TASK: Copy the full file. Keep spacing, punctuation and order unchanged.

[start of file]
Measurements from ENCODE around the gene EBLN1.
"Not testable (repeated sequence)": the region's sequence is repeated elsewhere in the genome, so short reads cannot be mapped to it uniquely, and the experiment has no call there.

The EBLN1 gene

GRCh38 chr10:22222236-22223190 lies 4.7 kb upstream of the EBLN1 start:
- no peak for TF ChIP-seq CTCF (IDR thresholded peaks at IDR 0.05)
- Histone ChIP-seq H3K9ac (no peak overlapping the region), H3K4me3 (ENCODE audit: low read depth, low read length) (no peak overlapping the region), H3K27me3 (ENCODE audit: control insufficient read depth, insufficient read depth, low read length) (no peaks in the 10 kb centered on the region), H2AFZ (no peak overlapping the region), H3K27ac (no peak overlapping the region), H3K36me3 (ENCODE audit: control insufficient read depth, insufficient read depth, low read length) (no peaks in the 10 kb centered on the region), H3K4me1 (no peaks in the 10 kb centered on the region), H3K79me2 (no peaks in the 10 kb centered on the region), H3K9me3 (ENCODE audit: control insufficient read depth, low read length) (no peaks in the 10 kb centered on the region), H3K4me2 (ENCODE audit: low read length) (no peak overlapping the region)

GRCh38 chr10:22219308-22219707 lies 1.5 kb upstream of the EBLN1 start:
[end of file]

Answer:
Measurements from ENCODE around the gene EBLN1.
"Not testable (repeated sequence)": the region's sequence is repeated elsewhere in the genome, so short reads cannot be mapped to it uniquely, and the experiment has no call there.

The EBLN1 gene

GRCh38 chr10:22222236-22223190 lies 4.7 kb upstream of the EBLN1 start:
- no peak for TF ChIP-seq CTCF (IDR thresholded peaks at IDR 0.05)
- Histone ChIP-seq H3K9ac (no peak overlapping the region), H3K4me3 (ENCODE audit: low read depth, low read length) (no peak overlapping the region), H3K27me3 (ENCODE audit: control insufficient read depth, insufficient read depth, low read length) (no peaks in the 10 kb centered on the region), H2AFZ (no peak overlapping the region), H3K27ac (no peak overlapping the region), H3K36me3 (ENCODE audit: control insufficient read depth, insufficient read depth, low read length) (no peaks in the 10 kb centered on the region), H3K4me1 (no peaks in the 10 kb centered on the region), H3K79me2 (no peaks in the 10 kb centered on the region), H3K9me3 (ENCODE audit: control insufficient read depth, low read length) (no peaks in the 10 kb centered on the region), H3K4me2 (ENCODE audit: low read length) (no peak overlapping the region)

GRCh38 chr10:22219308-22219707 lies 1.5 kb upstream of the EBLN1 start: